Wednesday, April 18, 2007

Short Cuts

Right. Palate cleansing is in order. Let us speak of things less grave.

I mentioned Don DeLillo earlier. He’s on the short list for the Man Booker prize, along with Salman Rushdie, Amos Oz, and newly outed crime novelist John Banville, aka Benjamin Black.

Speaking of Banville, he has a long interesting talk with Donald E. Westlake over at Newsweek about crime writing and the perils of multiple literary identities.

Speaking of Westlake, I finally got around to watching the newly released Director’s Cut of Payback.(the “Straight Up” edition, which just sounds stupid). But the film is quite good. Much closer to the literary Parker, the cinematic "Porter" in this version smacks all hell out of Deborah Kara Unger’s junkie doll wife and the ever lovely Maria Bello’s hooker-with-a-heart-of-gold is a lot more prickly in this iteration, warning Porter, “Get yourself killed, prick. I ought to tell him you’re coming.” Add to all this a much blacker ending and a great interview with Westlake about the original Parker. Having interviewed Westlake myself covering much of the same ground, it was fantastic recap. Can't beat it with a stick.

On the subject of Director’s cuts, I also spent a long rainy Sunday afternoon with the Director’s Cut of Kingdom of Heaven. It’s an even better deal. The three-and-a-half hour version of Ridley Scott’s blood-soaked passion play about the Crusades is only made richer and more fascinating by the inclusion of a much better explanation for Balian’s rage, a subplot that introduces the flawed heir to the throne of Jerusalem, and a more thorough introduction to Godfrey and his band of doomed knights. Worth every penny.


Speaking of Ridley Scott, the director has optioned a debut novel by screenwriter Tom Rob Smith called Child 44. “Set in Stalinist Russia, storyline revolves around an officer in the secret police who is framed by a colleague for treason. On the run with his emotionally estranged wife, he stumbles upon a series of child killings and launches his own rogue investigation, even though it means risking his own capture.” I’m all over the Russians right now delving into state scare tactics, Beslan and Martin Cruz Smith’s new book for an upcoming column so I’m very intrigued. If anyone knows anything about it, email me the goods.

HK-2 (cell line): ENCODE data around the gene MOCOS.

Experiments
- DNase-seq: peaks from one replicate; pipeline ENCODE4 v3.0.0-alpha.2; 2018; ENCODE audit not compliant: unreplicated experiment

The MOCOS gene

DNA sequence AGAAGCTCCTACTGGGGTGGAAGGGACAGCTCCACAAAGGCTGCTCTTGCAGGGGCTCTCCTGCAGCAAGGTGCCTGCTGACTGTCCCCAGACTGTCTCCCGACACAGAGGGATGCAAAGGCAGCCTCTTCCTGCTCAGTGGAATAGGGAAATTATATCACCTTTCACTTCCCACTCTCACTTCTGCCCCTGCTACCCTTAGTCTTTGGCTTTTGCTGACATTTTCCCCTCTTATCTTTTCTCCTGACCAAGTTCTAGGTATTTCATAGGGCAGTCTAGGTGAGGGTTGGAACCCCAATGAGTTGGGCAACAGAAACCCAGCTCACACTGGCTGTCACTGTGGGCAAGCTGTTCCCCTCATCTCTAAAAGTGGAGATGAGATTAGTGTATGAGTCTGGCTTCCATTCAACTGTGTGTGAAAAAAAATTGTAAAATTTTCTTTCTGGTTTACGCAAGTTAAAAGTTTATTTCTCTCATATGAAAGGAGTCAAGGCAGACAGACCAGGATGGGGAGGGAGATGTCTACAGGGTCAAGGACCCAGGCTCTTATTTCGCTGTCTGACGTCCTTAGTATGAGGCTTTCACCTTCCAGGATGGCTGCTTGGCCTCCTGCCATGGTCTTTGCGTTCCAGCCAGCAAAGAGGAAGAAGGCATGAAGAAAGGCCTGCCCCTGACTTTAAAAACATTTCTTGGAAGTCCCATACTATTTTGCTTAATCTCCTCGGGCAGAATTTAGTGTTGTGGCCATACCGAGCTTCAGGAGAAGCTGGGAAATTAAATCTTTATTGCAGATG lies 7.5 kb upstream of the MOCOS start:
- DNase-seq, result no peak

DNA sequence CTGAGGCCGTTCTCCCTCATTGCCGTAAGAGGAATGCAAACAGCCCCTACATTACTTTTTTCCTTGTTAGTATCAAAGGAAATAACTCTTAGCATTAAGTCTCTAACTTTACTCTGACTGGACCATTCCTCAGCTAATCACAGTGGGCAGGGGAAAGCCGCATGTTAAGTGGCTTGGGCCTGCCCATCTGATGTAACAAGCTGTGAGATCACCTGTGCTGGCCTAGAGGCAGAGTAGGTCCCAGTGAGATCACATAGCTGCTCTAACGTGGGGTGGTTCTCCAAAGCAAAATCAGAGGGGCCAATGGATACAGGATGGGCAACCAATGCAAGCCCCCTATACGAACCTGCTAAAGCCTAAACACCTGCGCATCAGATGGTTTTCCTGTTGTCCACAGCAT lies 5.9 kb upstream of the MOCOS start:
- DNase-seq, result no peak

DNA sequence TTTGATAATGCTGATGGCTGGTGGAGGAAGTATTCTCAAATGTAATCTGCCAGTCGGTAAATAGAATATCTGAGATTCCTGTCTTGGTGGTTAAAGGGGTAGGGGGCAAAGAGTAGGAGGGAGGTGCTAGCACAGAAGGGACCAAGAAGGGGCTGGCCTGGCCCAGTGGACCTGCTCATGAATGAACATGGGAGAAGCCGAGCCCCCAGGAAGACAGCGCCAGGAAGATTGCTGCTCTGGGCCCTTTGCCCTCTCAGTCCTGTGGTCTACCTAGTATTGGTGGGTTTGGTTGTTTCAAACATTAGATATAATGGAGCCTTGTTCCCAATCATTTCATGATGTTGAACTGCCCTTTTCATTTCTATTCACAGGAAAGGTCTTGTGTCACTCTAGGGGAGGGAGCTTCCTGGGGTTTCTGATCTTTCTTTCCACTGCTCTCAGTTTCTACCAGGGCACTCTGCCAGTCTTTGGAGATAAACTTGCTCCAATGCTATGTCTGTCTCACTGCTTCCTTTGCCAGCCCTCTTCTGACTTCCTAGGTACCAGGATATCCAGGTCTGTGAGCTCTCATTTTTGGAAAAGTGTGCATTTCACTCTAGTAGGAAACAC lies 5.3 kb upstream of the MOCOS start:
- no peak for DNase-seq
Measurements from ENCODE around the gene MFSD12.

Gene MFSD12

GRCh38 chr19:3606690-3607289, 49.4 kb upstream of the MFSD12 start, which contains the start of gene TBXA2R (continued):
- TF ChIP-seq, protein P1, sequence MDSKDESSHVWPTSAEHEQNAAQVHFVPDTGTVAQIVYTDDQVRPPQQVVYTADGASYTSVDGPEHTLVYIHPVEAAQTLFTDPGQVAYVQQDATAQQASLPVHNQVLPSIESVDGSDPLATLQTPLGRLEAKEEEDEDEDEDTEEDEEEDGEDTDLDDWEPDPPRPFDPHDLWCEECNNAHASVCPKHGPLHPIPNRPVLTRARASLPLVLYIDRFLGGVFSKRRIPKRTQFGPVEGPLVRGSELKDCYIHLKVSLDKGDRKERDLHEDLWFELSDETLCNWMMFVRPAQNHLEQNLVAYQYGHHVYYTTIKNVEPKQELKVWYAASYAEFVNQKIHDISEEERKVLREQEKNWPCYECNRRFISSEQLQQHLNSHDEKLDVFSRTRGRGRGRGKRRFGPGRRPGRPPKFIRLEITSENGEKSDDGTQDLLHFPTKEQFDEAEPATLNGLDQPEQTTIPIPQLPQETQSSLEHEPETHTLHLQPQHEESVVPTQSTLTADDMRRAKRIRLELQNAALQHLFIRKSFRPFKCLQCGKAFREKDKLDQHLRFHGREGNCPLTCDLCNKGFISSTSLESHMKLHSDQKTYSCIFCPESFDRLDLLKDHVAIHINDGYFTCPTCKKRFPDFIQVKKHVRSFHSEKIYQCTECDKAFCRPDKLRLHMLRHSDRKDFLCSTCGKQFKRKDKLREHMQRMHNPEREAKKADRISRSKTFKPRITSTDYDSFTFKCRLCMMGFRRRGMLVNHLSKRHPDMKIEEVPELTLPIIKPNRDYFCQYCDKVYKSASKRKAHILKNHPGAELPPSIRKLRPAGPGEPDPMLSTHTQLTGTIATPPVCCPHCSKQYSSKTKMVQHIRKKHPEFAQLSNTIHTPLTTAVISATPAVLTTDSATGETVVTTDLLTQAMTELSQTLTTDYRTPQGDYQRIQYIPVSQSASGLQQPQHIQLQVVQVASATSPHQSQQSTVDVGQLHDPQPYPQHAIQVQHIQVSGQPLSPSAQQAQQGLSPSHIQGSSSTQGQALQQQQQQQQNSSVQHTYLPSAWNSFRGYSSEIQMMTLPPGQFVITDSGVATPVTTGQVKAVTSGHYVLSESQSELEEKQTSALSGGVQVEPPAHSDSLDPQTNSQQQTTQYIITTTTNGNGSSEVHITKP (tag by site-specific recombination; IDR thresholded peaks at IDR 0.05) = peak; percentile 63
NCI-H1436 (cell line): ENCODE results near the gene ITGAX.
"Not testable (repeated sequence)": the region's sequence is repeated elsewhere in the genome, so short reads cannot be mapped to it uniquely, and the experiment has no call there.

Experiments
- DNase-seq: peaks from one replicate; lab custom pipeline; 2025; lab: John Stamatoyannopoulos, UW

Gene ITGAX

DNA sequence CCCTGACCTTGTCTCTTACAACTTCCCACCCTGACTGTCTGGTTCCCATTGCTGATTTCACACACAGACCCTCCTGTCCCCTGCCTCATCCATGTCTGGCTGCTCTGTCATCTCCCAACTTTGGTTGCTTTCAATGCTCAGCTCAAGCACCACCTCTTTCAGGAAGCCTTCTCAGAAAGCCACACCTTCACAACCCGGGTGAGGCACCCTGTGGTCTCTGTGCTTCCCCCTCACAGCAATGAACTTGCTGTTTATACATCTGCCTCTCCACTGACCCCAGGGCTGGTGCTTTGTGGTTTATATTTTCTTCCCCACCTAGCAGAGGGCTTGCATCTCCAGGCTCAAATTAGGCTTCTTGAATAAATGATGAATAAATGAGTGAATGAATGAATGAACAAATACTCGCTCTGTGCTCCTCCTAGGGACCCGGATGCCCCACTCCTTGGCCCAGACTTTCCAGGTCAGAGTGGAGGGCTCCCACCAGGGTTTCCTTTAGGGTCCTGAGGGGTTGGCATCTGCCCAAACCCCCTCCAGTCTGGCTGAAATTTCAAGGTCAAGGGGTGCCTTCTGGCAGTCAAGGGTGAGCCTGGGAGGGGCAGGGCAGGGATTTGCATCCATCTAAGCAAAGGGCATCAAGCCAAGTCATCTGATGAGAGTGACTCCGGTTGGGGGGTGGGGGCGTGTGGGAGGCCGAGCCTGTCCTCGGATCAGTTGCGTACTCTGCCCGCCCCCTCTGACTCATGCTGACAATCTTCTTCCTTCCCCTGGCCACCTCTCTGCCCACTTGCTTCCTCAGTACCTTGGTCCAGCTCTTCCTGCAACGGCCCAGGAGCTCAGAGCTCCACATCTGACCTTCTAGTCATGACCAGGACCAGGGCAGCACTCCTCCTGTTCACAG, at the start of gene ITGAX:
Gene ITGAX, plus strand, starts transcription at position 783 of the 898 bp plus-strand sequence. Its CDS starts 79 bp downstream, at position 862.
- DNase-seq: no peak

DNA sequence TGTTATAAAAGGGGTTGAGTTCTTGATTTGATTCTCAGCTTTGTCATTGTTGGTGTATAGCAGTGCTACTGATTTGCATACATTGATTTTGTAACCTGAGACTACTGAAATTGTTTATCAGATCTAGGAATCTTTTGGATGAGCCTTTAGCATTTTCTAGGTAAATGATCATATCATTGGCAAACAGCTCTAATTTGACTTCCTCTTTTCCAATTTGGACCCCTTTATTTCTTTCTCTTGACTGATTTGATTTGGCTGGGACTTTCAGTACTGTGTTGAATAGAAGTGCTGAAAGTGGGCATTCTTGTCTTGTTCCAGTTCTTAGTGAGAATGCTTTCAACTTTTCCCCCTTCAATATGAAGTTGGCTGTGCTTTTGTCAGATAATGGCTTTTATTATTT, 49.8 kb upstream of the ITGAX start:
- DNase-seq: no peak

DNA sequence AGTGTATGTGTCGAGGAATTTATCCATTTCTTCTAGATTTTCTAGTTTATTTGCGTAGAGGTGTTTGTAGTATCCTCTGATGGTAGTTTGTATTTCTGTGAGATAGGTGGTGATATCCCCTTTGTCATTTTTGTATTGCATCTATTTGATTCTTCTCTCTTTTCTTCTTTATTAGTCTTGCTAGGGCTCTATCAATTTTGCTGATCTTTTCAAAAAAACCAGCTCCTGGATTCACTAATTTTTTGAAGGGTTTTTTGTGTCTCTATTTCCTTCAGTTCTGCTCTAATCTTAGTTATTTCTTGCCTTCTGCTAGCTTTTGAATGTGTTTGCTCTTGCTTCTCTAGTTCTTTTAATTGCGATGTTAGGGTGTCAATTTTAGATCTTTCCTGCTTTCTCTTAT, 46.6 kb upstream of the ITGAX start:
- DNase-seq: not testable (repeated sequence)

Speaking of the movies in general, it’s worth a look at Cracked.com’s “30 Strangest Movie Posters of All Time,” many of which feature Mr. Burton Leon Reynolds, Jr. It's just not summer without Burt.

There’s a nice feature on new publishing initiatives within the mystery world over at the Library Journal. Also a list of the top eight mystery blogs, although I have to seriously question the exclusion of The Rap Sheet, one of my personal favorites.

There’s soon to be an RBA International Prize for Crime Writing. 125,000 Euros to the best unpublished manuscript. Uno, dos, tres, vayamos.

John Freeman has the scoop on the London Book Fair. (Note to self: get gig with publication willing to send me back to London for this event on an annual basis. Also win lottery.) Items of interest include short story collections by Roddy Doyle and Irvine Welsh, a new Bachman book by Stephen King, another Benjamin Black book by that scamp Banville, and the surprisingly gifted Steve Martin delivers a biography.

Finally, congratulations to Sarah Weinman, my illustrious predecessor at Bookslut and killer crime writer in her own right. Sarah has gotten herself a truly sweet gig writing about mysteries as an online exclusive at the L.A. Times. Weirdly enough, her first column includes two books I’ve already reviewed: Gruber’s Shakespeare hunt The Book of Air & Shadows, which should soon be appearing at the Rocky Mountain News, and The Blue Zone by Patterson ghostwriter Andrew Gross, which appears elsewhere.

And I'm spent. Further bulletins, as they say, as events warrant.

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